to be one Astronomical Unit or AU. That puts the entire inner solar system well within 2 AU. The outer planets are a different story all together. We don’t reach another planet until a little over 5 AU. This is where Jupiter orbits. It’s big and it’s massive. You remember, that 1000 dollars that represents
the mass of the solar system? The Sun was 998 dollars, leaving
only 2 dollars for everything else. Jupiter uses up almost an entire dollar
of that 2 dollars we have left. So it’s really massive, but it’s also big. Size and mass are two different things. You can fit almost 11 Earths across
the diameter of Jupiter. That means you can fit over 1300 Earths inside the volume of Jupiter. It’s pretty much maxed out in size though. Fun Fact! If you added more mass to it, it wouldn’t
actually get any bigger, just denser. If we scale that diameter down, Jupiter is 8.7 feet across. That’s 104 inches or 265 centimeters! What did you find that big?! Well, I didn’t, but just imagine a
giant round conference table. On the map, Jupiter’s orbit is almost 9.2 miles
or 14.7 kilometers from the Sun and passes right through Wayne State University
in downtown Detroit. Home to a lot of really cool architecture and
right next to the Detroit Institute of Arts. That big conference table looks something like this. As usual, we’re including an Adventure Clone for scale. In space, you can see the Sun in the distance
because there’s nothing in the way. I mean, humans eyes can still see the Sun out to about 60 light years, but we have a problem with our scale model. At 9 miles, the giant tire we’re using for
a scaled Sun is below the horizon. The Earth’s curvature has moved it
out of our line of sight. Next stop, Saturn! On the map, Saturn orbits at over 16.8 miles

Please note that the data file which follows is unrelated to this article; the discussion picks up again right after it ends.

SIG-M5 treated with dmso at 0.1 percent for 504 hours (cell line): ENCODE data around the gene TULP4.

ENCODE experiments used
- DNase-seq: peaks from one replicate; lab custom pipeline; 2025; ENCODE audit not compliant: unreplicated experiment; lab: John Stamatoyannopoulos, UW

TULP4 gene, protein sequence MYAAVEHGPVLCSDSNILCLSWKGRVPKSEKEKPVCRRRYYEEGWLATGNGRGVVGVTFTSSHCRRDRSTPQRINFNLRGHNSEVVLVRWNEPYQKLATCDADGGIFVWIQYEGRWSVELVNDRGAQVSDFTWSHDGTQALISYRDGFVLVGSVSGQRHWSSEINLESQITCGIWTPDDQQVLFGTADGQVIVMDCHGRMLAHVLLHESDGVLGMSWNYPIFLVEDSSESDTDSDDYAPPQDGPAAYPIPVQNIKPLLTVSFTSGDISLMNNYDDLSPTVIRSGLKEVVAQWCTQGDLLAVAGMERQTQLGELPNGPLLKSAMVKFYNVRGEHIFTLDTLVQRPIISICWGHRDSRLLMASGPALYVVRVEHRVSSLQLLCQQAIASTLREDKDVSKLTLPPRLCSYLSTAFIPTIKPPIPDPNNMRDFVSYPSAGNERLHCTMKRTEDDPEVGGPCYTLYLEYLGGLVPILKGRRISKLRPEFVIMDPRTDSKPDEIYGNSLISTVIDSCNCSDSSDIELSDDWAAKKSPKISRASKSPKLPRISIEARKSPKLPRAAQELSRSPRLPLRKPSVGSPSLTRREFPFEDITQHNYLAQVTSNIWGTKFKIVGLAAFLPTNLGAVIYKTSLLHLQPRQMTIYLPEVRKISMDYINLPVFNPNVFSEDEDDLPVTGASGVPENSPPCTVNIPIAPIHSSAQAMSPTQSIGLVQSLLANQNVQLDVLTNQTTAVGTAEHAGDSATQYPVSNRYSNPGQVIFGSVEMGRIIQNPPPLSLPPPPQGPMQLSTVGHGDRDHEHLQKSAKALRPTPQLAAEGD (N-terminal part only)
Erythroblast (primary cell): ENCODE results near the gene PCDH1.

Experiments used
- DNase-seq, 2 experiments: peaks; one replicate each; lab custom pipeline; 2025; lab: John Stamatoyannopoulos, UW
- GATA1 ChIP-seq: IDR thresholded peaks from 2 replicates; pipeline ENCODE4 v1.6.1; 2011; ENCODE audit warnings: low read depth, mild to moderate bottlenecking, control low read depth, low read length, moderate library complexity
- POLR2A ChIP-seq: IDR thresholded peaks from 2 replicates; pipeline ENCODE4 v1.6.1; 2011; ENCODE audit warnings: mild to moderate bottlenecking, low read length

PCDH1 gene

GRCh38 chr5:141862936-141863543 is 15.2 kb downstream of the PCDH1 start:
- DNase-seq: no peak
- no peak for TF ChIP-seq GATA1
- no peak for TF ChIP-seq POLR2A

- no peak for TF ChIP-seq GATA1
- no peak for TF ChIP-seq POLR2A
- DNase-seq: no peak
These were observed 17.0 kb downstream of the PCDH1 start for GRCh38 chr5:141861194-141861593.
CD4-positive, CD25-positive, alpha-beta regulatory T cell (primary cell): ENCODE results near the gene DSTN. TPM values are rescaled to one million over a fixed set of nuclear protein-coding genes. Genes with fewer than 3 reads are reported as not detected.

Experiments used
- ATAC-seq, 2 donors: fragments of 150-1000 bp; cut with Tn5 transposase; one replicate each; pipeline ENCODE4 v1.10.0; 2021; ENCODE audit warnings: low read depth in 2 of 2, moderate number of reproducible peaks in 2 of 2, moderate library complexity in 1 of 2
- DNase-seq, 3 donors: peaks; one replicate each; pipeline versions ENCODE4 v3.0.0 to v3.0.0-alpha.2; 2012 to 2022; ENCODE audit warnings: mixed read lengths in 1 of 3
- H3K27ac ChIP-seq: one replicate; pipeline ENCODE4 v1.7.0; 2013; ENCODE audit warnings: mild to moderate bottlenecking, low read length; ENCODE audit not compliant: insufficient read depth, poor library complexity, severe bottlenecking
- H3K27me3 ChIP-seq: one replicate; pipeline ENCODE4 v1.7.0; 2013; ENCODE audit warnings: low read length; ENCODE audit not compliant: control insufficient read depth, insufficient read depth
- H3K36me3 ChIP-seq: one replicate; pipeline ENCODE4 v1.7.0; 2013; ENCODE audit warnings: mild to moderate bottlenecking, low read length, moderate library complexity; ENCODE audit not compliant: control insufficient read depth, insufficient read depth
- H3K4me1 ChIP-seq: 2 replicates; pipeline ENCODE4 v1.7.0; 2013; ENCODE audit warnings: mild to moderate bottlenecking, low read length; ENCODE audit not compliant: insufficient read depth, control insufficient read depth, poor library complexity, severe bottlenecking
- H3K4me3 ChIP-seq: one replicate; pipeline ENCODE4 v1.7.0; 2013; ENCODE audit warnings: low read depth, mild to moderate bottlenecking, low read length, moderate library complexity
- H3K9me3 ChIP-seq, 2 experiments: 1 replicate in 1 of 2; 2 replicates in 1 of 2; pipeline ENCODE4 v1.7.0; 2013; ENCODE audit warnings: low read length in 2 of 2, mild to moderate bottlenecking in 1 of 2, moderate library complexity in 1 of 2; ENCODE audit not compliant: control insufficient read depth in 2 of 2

or 27 kilometers. That’s 10 AU from the Sun, twice the orbit
of Jupiter! At this distance, Saturn’s orbit passes
through Willow Run Airport, where you’ll find the Yankee Air Museum. They’ve got a bunch of old planes, and air force trinkets, and stuff. As you can see Adventure Clone had a really good time. Did you decide to make this crazy scale model of the solar system just so you could send an Adventure Clone to all these cool places? Maybe? Anyway, Saturn is pretty big on our scale
too, about 7.2 feet or 220 centimeters. That’s a much more reasonably-sized conference
table, but still big. Although, its rings make it look even bigger than it is. Here’s our reasonably-sized conference table
known as Saturn. That’s just the planet though. Its rings stretch out to about here. You can fit over 9 Earths across its diameter,
even more across the rings. But in space, Saturn is pretty lonely. When the Sun expands into a red giant, we
should just move the Earth there. We can orbit Saturn and have a view like this every day. That’d be pretty cool, if you ask me. The next planet out is Uranus, which would
be about the size of this hula-hoop. It’s still pretty big, about 38 inches or
96 centimeters in diameter, but at least I have a real object this time. That puts its orbit out at 33.8 miles or